Refusing to believe her story about cave-dwelling monsters, the sole survivor of a spelunking exploration gone horribly wrong is forced to follow the authorities back into the caves where something awaits.
Michael J. Reynolds,
Six months after the rage virus was inflicted on the population of Great Britain, the US Army helps to secure a small area of London for the survivors to repopulate and start again. But not everything goes according to plan.
A woman goes on vacation with her friends after her husband and daughter encounter a tragic accident. One year later she goes hiking with her friends and they get trapped in the cave. With a lack of supply, they struggle to survive and they meet strange blood thirsty creatures.Written by
Director Neil Marshall first chose to have a dark cave as the setting for his horror film, then decided to add the element of the crawlers, describing them as "something that could get the women, something human, but not quite". The crawlers were depicted as cavemen who never left the caves and evolved in the dark. The director included mothers and children in the colony of creatures, defining his vision, "It is a colony and I thought that was far more believable than making them the classic monsters. If they had been all male, it would have made no sense, so I wanted to create a more realistic context for them. I wanted to have this very feral, very primal species living underground, but I wanted to make them human. I didn't want to make them aliens because humans are the scariest things." See more »
(at around 1h 18 mins) In the blood pool when a monster is killed by an antler to the eye, the bone is dropped afterward and it floats. See more »
SPOILER: The endings of the US and UK versions differ. In the end, Sarah wakes up at the bottom of the cave, crawls out, and makes her way back to the car. When she is driving away, she pulls over and vomits, and when she leans back into the car, she is startled by the ghost of Juno sitting in the passenger seat. The US version cuts to the credits here. In the UK version, this apparition causes Sarah to wake up for real at the bottom of the cave, revealing her escape to be just a dream. She then has a vision of her daughter's birthday cake, which we see is just her torch. The camera backs out, the voices of the creatures can be heard again and are increasing in strength as they are closing in on her, and the movie ends. This ending was considered "too dark" for US audiences. See more »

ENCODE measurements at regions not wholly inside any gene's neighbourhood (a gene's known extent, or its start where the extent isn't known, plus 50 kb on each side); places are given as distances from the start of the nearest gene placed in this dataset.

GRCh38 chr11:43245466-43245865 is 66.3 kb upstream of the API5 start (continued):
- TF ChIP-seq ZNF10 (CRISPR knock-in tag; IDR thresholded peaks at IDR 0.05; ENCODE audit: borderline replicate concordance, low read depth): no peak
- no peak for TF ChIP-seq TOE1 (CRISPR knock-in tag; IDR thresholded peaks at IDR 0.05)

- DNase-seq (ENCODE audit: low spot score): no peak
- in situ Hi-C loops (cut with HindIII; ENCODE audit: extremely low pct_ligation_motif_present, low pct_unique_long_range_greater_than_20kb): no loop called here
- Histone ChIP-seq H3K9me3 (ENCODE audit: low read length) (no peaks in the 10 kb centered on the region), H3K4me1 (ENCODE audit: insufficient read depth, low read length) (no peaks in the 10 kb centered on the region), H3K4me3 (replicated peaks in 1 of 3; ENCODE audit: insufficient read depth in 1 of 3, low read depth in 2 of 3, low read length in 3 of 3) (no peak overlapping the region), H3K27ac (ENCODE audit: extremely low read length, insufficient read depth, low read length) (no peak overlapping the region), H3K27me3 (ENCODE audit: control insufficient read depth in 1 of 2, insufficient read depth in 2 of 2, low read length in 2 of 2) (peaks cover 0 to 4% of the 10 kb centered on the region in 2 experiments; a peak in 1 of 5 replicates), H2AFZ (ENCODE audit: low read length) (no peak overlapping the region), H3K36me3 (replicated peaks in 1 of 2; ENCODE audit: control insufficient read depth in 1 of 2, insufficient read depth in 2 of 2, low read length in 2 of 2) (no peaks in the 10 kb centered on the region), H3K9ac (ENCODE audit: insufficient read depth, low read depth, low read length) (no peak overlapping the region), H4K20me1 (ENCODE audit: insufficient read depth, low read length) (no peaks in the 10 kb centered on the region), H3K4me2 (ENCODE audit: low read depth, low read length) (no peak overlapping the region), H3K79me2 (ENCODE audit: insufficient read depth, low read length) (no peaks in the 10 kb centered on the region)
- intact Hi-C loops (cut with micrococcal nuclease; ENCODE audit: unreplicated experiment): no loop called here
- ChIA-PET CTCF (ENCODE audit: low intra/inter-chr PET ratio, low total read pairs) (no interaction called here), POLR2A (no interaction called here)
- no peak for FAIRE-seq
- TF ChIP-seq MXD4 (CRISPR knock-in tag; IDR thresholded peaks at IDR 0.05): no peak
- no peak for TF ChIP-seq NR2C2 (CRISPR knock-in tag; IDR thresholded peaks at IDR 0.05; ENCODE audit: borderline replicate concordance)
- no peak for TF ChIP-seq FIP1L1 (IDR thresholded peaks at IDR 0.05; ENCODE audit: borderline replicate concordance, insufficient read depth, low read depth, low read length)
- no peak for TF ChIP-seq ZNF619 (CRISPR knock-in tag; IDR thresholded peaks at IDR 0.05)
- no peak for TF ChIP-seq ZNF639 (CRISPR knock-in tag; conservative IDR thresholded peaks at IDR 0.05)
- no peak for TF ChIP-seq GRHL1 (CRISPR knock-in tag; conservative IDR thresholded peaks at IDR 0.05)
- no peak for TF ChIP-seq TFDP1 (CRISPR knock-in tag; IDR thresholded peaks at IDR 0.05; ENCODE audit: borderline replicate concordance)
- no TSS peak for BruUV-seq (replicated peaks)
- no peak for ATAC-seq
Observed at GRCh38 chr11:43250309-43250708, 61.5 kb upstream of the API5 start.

When I read that "The Descent" featured an all women cast I expected a T+A extravaganza with spelunkers in too tight T-shirts and panties cavorting beneath the earth. I was disappointed. What I saw was a scary movie. I am not by nature claustrophobic but a few scenes of the close quarters they were climbing through left me squirming in my seat. I can't continue the review without issuing a SPOILER alert since I will be discussing critical movie facts. The movie was very spookily lit with looming shadows and false colors and was expertly designed. The creatures living below ground were creepy and scary since often they were only glimpsed in the shadows. I hadn't expected the death count to be so high nor the movie to be so bloody. I flinched often during the movie due to the sudden appearance of the creatures or from the wounds suffered by the cast. The pace of the movie once they began the cave exploration was very fast and of course with this type of movie a deeper examination of the facts reveals some plot holes but events move too fast for reflection. I can't say I liked or agreed with some events in the end of the movie. I think Juno, maybe not the best person in the group, was unfairly judged and condemned. None the less the movie was very effective in scaring me and holding my attention. The fact that it had, primarily, an all women cast was hardly noticeable. This is not a chick flic. Worth seeing.
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